Theresa May announced earlier today the publication of a revised National Planning Policy Framework. The consultation will begin today and will close on Thursday 10 May 2018.
The Prime Minister said that her Government is ambitious about reforming planning policy to improve the supply of homes and challenged developers, local authorities and communities to work together to ensure that development in line with the draft Framework are brought forward.
Local authorities will be set higher targets for housebuilding and most controversially, councils who fail to deliver will be stripped of their right to make planning decisions. Their planning powers could be removed and given to independent inspectors.
Planners will be expected to frame specific policies to satisfy demand for homes for key workers, students and delivering Build to Rent schemes.
Similar to the draft London Plan, developers will be encouraged to maximise densities of brownfield sites and intensify densities in town centres and at transport hubs. There will be a focus on delivering the highest number of homes in locations where property is least affordable for local people.
Under the draft proposals, developers could be given two year permissions to start on site to guard against land banking. Local authorities will be able to take a developer’s track record of development delivery into account when considering applications where consents have been allowed to expire. This is serious stuff …
Clients should be encouraged by the Government’s challenge to build more homes, but the message is clear this is not ‘anything goes’. This is a call for quantity and quality and quickly.
Theresa May’s speech was very much along the lines the government has taken since it printed its white paper a few months ago. The political reality though has changed since its inception. The general election has put further pressure on the government to think about young voters to win the youth vote back from Labour. Solving the crisis for first time buyers therefore becomes an even greater political must.
The Local Government Association reacted by pointing out that 9/10 planning applications are currently granted by local councils. Nick Forbes its Senior Vice-Chair, who’s also the Labour Leader of Newcastle City Council, questioned the amount of government money available for house building. He complained that Treasury rules limit the amount of public money local authorities have access to for house building.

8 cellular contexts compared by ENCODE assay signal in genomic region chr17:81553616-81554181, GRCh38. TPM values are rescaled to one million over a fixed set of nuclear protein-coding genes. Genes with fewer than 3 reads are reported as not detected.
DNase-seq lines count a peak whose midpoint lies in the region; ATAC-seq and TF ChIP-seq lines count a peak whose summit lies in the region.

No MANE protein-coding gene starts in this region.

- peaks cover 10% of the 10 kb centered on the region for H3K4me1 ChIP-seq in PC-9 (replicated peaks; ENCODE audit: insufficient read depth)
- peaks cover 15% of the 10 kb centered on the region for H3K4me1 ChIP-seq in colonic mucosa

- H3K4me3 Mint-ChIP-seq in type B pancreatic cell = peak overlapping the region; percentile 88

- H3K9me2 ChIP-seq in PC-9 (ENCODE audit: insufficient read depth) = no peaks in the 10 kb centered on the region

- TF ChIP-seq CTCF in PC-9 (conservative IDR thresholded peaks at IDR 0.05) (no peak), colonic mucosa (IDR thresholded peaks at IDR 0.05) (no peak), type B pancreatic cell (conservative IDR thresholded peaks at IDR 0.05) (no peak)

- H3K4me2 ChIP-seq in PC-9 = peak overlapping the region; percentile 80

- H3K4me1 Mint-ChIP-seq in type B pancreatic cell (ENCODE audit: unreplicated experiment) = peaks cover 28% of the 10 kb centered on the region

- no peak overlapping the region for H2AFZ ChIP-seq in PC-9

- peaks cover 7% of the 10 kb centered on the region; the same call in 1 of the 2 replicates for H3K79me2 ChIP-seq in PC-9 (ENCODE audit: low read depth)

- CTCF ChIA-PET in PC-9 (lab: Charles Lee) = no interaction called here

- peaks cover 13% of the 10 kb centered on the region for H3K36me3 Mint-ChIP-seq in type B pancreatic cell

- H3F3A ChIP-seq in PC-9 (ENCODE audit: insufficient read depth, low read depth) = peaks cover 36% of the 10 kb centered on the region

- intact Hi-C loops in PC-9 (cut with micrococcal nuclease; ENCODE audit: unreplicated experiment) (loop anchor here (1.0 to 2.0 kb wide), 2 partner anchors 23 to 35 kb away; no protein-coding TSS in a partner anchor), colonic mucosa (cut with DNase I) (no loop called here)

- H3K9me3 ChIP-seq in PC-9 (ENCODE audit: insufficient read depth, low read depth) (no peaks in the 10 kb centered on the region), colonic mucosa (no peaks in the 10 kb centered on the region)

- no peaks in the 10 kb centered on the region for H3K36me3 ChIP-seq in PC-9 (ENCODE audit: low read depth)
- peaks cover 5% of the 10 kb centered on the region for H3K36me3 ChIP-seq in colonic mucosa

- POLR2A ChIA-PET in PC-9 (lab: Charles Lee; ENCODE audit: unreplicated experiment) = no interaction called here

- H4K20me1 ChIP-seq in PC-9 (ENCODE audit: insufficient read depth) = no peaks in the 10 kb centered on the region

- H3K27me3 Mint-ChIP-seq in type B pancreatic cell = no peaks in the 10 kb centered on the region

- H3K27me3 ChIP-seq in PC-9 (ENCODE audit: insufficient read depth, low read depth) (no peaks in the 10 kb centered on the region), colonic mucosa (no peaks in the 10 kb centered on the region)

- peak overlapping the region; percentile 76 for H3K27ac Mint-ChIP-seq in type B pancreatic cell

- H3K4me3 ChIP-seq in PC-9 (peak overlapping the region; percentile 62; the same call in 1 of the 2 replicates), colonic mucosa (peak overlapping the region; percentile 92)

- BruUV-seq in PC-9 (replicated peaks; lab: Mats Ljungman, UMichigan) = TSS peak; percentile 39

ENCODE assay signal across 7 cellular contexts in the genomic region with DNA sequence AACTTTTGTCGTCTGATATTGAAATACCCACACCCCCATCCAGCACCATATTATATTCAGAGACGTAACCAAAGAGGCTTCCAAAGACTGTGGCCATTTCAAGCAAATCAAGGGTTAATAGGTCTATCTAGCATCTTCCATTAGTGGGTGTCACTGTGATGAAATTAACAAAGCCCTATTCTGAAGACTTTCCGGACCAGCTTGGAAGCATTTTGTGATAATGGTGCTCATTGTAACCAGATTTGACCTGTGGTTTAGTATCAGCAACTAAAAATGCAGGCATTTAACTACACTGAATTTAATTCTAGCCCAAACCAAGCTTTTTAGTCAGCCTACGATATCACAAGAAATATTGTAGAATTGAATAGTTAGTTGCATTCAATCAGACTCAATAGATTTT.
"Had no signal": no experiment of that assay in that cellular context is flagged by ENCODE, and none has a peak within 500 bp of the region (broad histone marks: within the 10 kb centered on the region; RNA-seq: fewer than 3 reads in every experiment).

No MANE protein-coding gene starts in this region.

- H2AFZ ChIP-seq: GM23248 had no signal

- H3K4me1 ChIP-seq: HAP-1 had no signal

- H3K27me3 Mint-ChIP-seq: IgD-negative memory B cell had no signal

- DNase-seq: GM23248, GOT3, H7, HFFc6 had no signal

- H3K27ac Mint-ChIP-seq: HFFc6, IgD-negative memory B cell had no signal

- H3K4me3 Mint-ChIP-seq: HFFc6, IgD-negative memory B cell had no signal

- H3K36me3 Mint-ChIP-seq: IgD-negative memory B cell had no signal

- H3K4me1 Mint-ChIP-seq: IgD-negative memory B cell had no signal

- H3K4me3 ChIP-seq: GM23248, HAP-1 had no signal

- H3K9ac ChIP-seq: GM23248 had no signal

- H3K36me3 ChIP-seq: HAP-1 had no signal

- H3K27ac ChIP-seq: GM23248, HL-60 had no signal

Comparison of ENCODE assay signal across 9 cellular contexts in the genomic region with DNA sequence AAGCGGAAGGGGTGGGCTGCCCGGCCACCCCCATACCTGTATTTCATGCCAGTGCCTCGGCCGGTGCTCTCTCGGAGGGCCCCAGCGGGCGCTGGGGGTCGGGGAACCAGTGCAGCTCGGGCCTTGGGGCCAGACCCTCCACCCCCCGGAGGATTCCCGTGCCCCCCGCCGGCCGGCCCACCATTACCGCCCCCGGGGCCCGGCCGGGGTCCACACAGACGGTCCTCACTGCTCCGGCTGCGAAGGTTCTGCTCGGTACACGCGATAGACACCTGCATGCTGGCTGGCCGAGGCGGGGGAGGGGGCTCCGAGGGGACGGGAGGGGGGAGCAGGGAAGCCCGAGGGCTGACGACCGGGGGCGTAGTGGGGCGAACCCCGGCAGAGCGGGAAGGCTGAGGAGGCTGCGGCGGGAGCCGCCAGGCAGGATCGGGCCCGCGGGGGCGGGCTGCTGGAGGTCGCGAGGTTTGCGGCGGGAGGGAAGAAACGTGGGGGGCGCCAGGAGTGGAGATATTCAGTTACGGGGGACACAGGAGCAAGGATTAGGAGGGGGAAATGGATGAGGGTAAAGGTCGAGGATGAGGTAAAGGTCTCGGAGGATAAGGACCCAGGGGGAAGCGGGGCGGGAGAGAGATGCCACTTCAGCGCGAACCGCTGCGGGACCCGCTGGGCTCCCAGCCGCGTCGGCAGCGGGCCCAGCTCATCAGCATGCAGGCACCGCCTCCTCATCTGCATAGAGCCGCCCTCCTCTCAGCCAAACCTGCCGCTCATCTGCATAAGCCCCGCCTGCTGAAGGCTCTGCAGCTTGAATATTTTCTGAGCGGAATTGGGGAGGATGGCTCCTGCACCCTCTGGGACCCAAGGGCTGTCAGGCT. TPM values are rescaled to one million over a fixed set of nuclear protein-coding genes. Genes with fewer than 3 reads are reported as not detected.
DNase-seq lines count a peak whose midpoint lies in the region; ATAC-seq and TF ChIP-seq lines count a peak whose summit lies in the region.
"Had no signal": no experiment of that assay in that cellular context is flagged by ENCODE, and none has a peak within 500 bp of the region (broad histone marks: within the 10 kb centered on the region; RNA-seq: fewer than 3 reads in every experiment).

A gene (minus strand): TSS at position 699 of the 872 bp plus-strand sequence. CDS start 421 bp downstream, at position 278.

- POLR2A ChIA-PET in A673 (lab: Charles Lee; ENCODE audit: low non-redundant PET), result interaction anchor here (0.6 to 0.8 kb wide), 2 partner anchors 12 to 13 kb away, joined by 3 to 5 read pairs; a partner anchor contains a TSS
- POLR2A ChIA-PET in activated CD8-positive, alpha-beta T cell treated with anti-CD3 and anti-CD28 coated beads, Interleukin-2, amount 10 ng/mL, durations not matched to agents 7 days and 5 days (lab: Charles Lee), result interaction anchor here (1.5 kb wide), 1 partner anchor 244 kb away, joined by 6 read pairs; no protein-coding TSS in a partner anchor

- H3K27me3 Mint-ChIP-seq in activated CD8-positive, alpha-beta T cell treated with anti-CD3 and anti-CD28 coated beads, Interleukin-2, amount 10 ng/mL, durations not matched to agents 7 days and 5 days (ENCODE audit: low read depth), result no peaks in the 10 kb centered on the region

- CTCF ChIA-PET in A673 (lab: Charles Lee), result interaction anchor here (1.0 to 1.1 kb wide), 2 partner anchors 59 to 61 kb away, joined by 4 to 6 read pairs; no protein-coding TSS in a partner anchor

This followed the admission over the weekend by Sajid Javid who admitted that his department had returned about £800 million of unspent money to the Treasury of which £72 million was earmarked for affordable housing and £329 million for the government’s flag ship starter homes programme.
In London the issue over who pays for what could become a problem after the local elections in May. Labour is expected to do well and take more boroughs from the Conservatives including some Tory strongholds. This has the potential to bring conflict within government. Central government will be keen to rely on developers and the private sector to deliver housing.
Labour Councils following party policy and the London Mayor’s proposals may be forced politically into financing development through the public purse and ultimately building themselves.
Further, authorities dominated by the left-wing Momentum movement of the Labour Party may find themselves in gridlock refusing private money but unable to finance development themselves. These ideological differences need watching and could stifle development.
Nationally Labour attacked the draft NPPF for failing to deal with the housing delivery. But while its spokesman John Healey complained that today’s announcement contained nothing new, neither did his response of attacking the government for not enough action. Predictably he claimed that only Labour has a long-term plan to build the genuinely affordable homes the country needs”.
The Lib Dems, who may also take authorities in London in May such as Kingston and Richmond, also called for “tens of billions of real investment in new housing”. They complained the government was too reliant on the private sector and claimed housing developers “will always act in the best interests of their shareholders which means keeping house prices high”. Poking fun at the venue chosen by the Prime Minister for her press conference, they delighted in saying she was clearly speaking with her back against the wall.
It’s perhaps a sign of the difficulties of the division between national politics and local nimbyism that despite her enthusiasm for housebuilding this morning. By lunchtime some journalists had already picked up that in her own Maidenhead constituency the Prime Minister herself had been involved in trying to block some new local developments!
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